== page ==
The Turning Away

The Turning Away

Like so many crises of the past I avert my eyes from the Great Tsunami, the destruction of nature, the exploding inner chambers of nuclear reactors and the irony of it all.  I avoid TV newscasts, CNN, Internet sources of unending footage, rescues, and conversation about this or other catastrophes world wide:  Libya, Haiti, the Middle East in general, Mexico, Central America, etc.  The list of debacles is endless.  

Is this avoidance a sin?  To remove oneself from the fray?  Even updates on the horror?  To turn away? How many of us can identify?  How many feel obliged to look?  Not only once but at every hour?  We guess at the worst and see our fears fulfilled.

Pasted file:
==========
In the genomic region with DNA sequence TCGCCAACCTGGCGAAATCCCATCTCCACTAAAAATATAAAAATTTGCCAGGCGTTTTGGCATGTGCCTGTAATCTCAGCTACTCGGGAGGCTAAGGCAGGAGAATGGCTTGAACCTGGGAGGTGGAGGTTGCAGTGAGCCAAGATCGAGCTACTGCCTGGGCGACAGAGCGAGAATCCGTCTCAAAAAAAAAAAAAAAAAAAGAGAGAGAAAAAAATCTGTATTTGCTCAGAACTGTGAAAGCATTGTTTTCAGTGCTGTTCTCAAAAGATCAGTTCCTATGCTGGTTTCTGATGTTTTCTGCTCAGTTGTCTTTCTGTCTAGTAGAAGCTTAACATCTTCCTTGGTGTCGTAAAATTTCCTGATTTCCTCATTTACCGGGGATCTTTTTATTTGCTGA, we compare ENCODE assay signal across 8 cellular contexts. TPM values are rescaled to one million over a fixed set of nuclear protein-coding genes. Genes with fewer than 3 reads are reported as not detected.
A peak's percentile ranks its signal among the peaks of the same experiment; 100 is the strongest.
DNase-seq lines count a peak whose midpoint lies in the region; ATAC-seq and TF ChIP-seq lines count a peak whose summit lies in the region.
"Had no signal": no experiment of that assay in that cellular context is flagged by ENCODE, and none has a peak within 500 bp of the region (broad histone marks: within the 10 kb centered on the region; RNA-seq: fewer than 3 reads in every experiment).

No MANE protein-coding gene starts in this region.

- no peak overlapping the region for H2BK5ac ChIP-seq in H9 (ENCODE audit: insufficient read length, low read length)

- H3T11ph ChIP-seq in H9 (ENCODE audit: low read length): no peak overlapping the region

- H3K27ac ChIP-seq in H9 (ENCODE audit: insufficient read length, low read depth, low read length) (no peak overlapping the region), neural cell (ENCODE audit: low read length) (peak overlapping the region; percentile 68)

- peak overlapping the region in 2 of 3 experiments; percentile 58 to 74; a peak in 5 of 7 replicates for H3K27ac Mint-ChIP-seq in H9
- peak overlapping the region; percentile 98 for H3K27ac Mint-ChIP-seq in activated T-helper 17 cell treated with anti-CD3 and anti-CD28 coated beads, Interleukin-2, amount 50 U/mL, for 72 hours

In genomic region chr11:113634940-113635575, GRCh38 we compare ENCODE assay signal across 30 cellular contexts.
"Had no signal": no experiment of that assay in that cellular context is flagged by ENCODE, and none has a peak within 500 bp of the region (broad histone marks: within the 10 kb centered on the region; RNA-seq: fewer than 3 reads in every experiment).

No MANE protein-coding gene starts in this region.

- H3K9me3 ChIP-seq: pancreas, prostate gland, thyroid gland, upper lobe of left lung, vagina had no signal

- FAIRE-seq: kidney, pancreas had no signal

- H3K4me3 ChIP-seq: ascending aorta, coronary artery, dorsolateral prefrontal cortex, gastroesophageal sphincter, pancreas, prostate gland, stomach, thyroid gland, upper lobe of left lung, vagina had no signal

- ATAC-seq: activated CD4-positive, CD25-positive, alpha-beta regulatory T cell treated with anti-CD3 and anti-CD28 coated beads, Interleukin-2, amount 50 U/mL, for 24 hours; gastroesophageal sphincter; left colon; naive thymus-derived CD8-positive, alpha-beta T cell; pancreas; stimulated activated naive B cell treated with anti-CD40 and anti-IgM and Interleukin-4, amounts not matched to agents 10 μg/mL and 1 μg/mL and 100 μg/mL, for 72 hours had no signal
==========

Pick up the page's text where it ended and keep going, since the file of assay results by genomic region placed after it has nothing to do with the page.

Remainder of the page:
One may give money, travel to serve and comfort, pray endlessly for relief, join causes to alleviate future calamities, and turn inward attempting to find a reason or meaning in it all.  These motions are necessary actions. 

The turning away is not uncaring or hardness of heart.  Psychologically one turns while seeing it all completely, albeit form afar.  One sits with the fact of suffering and destruction.  The Earth has its way despite our so-called progress.  It shall always trump our paltry pretensions.  The Earth is beyond us.